President Ma Ying-jeou (馬英九) has said that with absolute power comes absolute responsibility. The evidence points more to him abusing the power he has and taking absolutely no responsibility for it.
The Cabinet’s draft political party act would bar political parties from investing in property or making money, setting a two-year time limit as of its enactment for parties to transfer ownership or sell off their assets. If they fail to do so within this period, they would have six months to hand these assets to a trust. Parties that do not comply with this legislation face a fine.
The Chinese Nationalist Party (KMT) has said it is committed to dealing with the issue of party assets in a reasonable, open way in line with the law and for the public good, and that its resolve to address the issue remains unchanged. The truth is quite the opposite. There are still questions over how Ma handled the sale of China Television, the Broadcasting Corp of China and the Central Motion Picture Co. That is enough to blow a hole in the KMT’s story.
Ma and the KMT seem to think they can take the Taiwanese public for a bunch of fools. They think people will believe anything they say. From the time he became party chairman to the last presidential election, Ma has announced on several occasions that he would sell off all party assets and “return them to zero.” He has chosen a funny way to go about this over the past few years.
As it stands, the KMT still earns several billion New Taiwan dollars in stock dividends alone and remains the wealthiest political party in the world. It does make one wonder whether the party, far from being interested in reducing its assets to zero, might actually be contemplating adding a few zeros to its wealth.
While the nation is getting poorer, the people to whom the country belongs are getting poorer and the opposition parties are getting poorer, it is only the KMT that is getting richer. This version of the poverty gap really is something of a miracle of “democracy.”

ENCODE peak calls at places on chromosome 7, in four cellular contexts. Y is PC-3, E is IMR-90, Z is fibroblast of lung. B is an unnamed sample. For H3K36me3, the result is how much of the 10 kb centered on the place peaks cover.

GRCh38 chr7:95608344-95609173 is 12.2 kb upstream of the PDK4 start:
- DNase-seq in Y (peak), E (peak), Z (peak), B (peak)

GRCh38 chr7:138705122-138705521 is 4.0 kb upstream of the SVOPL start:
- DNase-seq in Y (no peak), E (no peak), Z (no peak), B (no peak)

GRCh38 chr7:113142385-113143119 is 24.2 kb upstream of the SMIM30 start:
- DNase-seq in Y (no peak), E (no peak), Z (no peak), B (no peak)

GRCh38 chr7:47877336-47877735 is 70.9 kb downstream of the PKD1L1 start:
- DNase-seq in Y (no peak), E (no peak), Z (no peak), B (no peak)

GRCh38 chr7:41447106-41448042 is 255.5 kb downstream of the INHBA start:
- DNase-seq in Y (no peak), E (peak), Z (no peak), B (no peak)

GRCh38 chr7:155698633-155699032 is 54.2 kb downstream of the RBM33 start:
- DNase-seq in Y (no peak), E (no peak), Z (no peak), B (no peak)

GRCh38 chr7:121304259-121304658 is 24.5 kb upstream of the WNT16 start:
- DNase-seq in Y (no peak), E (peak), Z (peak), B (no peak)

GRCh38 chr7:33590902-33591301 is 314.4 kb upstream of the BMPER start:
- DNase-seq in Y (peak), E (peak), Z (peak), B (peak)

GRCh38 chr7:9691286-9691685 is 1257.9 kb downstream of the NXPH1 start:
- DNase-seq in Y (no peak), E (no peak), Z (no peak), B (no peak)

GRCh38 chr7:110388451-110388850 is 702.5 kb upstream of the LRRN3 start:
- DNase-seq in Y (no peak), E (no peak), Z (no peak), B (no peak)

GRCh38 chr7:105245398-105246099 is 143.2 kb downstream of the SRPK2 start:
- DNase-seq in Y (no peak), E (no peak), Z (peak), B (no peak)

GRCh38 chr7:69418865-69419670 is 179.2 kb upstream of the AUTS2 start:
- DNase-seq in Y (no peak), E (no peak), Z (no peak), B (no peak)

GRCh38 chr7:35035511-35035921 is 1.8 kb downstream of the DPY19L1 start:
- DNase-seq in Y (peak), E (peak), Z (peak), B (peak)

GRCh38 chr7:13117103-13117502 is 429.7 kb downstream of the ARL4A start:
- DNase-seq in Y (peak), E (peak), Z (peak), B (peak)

The KMT’s party assets are best described as “ill-gotten assets,” commandeered from the national coffers. This is why people have been calling on the party to return the assets to the country. It is only right and just that these “ill-gotten assets” are returned.
Even when the Democratic Progressive Party (DPP) was in power, the KMT exploited its effective legislative majority to block any legislative attempts to address the issue. After the KMT returned to power in 2008, Ma quickly forgot his campaign promises to “reduce the party assets to zero.” He has put them to good use in the various elections over the past few years.
Not too long ago, the Control Yuan released a report saying that in the recent presidential election, DPP candidate Tsai Ing-wen (蔡英文) had more political donations and campaign funds than Ma did. That does not make any sense. The elephant in the room is how the KMT’s assets gave Ma’s campaign access to wall-to-wall advertising and an army of campaigners.
Only those in the loop have any idea where the prodigious amounts of political donations to Ma’s campaign ended up, and Ma and the KMT are remaining tight-lipped on the subject. Why on earth would the party let go of this secret weapon that helped it bag the election? And to what end? Ma has had his fill, and future party leaders will want some of the pie, too.